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India's 2014 Elections: Voices of the Diaspora

May 12, 2014|

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A photograph of Narendra Modi, the BJP candidate for Prime Minister of India. Image by Quinn Libson, Whippany, NJ, 2014.

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Attendees of the Shiv Maha Yagna, a religious ceremony sponsored by the Overseas Friends of the BJP in Whippany, New Jersey. Image by Quinn Libson, Whippany, NJ, 2014.

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A man chanting prayers for the victory of Narendra Modi, a candidate for Prime Minister of India. Modi's own connection with Hinduism has been a controversial topic on the campaign trail. Image by Quinn Libson, Whippany, NJ, 2014.

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A photograph of Narendra Modi, the man who could become the next Prime Minister of India. Image by Quinn Libson, Whippany, NJ, 2014.

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Attendees of the Shiv Maha Yagna burn offerings to Shiva as a prayer for the victory of Narendra Modi. Image by Quinn Libson, Whippany, NJ, 2014.

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Attendees spent hours in prayer for the BJP. Image by Quinn Libson, Whippany, NJ, 2014.

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A silver cow figurine used in the Shiv Maha Yagna to pray for the BJP and for Naredra Modi. Image by Quinn Libson, Whippany, NJ, 2014.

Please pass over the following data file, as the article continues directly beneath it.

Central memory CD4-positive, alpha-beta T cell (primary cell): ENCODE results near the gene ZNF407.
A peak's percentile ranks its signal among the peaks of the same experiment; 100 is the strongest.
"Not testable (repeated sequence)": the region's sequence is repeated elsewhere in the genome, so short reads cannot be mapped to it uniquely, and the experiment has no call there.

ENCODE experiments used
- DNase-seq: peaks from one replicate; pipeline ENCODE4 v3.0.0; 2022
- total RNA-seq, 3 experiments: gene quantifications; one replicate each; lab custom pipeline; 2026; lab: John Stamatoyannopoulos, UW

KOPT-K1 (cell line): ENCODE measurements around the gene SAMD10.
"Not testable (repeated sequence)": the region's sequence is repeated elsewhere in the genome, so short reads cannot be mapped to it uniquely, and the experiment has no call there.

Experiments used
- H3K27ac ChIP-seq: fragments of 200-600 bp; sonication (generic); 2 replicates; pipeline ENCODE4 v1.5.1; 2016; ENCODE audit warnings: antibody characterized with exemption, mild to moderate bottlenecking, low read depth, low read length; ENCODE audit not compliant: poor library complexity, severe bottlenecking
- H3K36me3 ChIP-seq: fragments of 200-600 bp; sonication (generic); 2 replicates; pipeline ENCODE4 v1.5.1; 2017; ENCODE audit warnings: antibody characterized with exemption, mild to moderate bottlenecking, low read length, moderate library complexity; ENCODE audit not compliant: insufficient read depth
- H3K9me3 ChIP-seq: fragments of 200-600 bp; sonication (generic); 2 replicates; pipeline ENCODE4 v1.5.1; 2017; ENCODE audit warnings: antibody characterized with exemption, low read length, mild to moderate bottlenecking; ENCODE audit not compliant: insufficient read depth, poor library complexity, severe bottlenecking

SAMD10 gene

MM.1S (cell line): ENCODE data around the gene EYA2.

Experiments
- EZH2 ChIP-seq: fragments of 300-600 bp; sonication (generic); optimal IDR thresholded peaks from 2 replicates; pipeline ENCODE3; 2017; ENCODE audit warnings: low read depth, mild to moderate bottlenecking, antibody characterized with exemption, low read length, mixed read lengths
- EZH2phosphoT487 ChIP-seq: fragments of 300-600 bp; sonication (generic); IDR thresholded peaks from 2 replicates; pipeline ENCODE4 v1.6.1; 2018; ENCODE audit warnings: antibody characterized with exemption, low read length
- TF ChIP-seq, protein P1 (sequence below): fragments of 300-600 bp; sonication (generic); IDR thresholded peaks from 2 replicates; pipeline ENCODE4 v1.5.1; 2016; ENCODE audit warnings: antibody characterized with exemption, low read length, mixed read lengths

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Almost all attendees were adorned in saffron sashes in support for the BJP. Image by Quinn Libson, Whippany, NJ, 2014.

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A woman praying at a ceremony sponsored by the overseas wing of the BJP, a party that is tied to the Hindu nationalist movement. Image by Quinn Libson, Whippany, NJ, 2014.

As the six week-long 2014 Indian general elections draw to a close, the country stands at a crossroads. The Indian National Congress, a party that has ruled India for all but 13 of its 67 years of independence, is predicted to lose its control of the Lok Sabha, the lower house of parliament, to the Bharatiya Janata Party, or BJP, a party that is connected to the Rashtriya Swayamsevak Sangh a hindu nationalist organization. Narendra Modi, a politician with fierce supporters and fierce critics, is the candidate for the BJP. He's running a campaign that promises development, foreign investment, and a more business-friendly India. Many things in India may change with this transfer of power and the Indian electorate is optimistic that this election may signal an upswing in the country's economic growth and a shift in the way the government deals with widespread high-level corruption.

People all over the world have been closely monitoring this election. But one group in the United States is particularly invested in the outcome of the polling—the Indian diaspora. Members of this community have family in India and feel tied to the country through heritage, culture, and religion. Indian Americans are participating in the Indian electoral process like never before, sending money, calling relatives and friends, and even traveling to India to campaign for their favorite candidates and parties on the ground. Why are Indian Americans so invested in an election halfway around the world, and what does this involvement mean for the connection between the world's oldest democracy and the world's largest democracy?

In this podcast, the diaspora speaks for itself, exploring these questions and more.